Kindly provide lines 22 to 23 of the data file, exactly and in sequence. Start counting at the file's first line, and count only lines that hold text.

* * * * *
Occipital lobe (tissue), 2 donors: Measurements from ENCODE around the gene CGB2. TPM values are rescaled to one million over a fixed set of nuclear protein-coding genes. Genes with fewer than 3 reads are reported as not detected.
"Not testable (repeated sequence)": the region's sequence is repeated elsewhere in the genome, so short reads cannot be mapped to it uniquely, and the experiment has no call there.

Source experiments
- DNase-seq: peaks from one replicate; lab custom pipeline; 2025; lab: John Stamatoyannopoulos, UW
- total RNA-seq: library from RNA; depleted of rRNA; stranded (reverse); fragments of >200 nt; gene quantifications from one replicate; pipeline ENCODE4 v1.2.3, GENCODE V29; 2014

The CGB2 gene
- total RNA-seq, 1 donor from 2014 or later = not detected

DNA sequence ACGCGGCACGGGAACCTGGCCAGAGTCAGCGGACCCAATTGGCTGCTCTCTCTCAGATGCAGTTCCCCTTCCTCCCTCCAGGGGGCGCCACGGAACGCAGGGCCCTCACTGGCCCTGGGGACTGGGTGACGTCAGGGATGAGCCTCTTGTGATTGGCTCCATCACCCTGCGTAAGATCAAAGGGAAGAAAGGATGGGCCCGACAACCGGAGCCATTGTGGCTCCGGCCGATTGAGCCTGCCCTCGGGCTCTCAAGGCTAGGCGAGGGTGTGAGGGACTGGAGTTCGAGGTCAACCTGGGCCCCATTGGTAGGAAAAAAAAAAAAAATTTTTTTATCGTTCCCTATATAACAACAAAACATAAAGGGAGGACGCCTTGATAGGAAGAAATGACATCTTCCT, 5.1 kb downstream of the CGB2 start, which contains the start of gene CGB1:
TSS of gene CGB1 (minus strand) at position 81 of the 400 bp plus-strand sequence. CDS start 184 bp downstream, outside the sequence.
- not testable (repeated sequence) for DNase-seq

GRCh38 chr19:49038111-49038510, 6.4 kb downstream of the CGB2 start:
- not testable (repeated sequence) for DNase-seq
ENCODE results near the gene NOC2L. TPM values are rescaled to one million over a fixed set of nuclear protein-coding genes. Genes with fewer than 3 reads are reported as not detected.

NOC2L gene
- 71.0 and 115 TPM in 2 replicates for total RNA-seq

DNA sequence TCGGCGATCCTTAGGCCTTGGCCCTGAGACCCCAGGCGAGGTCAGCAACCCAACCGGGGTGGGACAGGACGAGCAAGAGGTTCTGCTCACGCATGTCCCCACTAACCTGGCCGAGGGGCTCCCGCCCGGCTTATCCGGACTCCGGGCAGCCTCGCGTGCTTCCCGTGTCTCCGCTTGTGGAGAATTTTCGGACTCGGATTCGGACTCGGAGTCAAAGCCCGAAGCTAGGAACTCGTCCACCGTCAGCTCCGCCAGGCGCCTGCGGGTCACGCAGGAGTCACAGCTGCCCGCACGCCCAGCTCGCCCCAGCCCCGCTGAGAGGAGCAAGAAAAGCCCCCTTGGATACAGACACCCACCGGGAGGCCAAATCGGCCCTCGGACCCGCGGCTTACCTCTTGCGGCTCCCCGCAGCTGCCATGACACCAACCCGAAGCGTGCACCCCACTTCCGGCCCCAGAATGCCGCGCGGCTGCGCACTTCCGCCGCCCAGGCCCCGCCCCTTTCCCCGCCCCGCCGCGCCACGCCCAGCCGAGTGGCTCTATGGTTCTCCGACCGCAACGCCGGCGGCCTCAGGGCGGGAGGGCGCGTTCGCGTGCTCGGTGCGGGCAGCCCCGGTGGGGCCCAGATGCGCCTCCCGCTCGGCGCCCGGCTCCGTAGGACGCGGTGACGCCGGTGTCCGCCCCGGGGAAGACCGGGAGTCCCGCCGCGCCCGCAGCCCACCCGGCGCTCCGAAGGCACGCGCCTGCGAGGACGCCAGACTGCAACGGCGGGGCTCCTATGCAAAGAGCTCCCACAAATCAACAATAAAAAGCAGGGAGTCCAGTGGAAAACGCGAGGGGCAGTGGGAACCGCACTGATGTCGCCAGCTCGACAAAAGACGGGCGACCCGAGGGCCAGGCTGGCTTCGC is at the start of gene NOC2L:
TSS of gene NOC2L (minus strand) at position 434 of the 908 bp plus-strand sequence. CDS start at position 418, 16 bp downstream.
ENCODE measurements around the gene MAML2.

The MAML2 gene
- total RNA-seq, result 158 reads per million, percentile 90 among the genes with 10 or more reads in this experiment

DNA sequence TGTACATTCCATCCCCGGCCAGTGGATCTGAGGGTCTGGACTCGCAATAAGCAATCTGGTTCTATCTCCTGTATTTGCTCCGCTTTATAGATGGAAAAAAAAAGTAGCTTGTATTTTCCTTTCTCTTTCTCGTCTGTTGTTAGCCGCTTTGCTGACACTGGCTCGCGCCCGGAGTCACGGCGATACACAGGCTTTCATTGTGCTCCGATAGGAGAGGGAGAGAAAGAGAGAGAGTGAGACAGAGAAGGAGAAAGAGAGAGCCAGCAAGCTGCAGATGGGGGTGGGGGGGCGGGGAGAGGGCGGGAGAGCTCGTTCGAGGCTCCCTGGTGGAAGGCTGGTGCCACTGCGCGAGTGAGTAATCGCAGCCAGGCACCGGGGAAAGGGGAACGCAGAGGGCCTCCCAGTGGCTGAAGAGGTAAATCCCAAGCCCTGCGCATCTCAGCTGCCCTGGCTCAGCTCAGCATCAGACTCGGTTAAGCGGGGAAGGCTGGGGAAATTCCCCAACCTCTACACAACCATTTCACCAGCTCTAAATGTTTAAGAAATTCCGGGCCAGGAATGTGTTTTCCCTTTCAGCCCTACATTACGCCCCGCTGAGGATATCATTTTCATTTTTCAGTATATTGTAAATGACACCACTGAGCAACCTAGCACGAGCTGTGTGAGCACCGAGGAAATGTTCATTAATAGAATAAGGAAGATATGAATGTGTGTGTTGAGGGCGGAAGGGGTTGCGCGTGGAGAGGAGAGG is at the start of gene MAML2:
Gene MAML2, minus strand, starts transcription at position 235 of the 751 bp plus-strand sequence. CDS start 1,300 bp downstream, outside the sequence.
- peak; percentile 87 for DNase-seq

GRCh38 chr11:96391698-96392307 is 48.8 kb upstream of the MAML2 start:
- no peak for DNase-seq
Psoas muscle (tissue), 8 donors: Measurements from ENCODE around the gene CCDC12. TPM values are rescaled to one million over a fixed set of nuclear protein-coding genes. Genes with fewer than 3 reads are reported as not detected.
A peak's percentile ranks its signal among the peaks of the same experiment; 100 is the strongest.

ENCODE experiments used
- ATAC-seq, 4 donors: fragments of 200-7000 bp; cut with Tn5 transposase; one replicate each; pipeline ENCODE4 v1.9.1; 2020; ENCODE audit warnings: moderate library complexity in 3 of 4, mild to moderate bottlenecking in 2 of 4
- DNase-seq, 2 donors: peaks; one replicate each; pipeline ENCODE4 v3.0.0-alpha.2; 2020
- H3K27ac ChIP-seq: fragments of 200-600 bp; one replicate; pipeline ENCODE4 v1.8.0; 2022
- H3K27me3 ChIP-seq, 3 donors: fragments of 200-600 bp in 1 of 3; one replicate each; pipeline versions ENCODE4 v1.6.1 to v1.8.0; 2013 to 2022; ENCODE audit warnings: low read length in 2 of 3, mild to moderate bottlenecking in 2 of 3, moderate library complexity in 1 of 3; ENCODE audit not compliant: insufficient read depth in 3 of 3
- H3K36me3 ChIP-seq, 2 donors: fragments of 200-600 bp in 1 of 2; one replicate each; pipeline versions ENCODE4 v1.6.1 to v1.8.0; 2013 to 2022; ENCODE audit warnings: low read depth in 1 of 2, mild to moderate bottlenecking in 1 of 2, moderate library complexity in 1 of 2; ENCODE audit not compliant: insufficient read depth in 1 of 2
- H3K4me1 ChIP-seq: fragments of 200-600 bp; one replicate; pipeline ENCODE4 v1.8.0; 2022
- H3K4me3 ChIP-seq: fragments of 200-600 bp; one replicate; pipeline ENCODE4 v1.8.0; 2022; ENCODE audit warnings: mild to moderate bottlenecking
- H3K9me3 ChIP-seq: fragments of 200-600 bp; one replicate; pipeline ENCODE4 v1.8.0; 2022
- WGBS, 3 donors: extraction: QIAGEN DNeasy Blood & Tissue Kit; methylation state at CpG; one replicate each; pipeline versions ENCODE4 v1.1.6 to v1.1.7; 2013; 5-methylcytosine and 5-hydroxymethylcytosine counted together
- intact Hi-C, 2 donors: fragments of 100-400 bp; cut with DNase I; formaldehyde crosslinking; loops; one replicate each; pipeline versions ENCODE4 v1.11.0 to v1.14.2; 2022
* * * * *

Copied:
Gene MAML2, minus strand, starts transcription at position 235 of the 751 bp plus-strand sequence. CDS start 1,300 bp downstream, outside the sequence.
- peak; percentile 87 for DNase-seq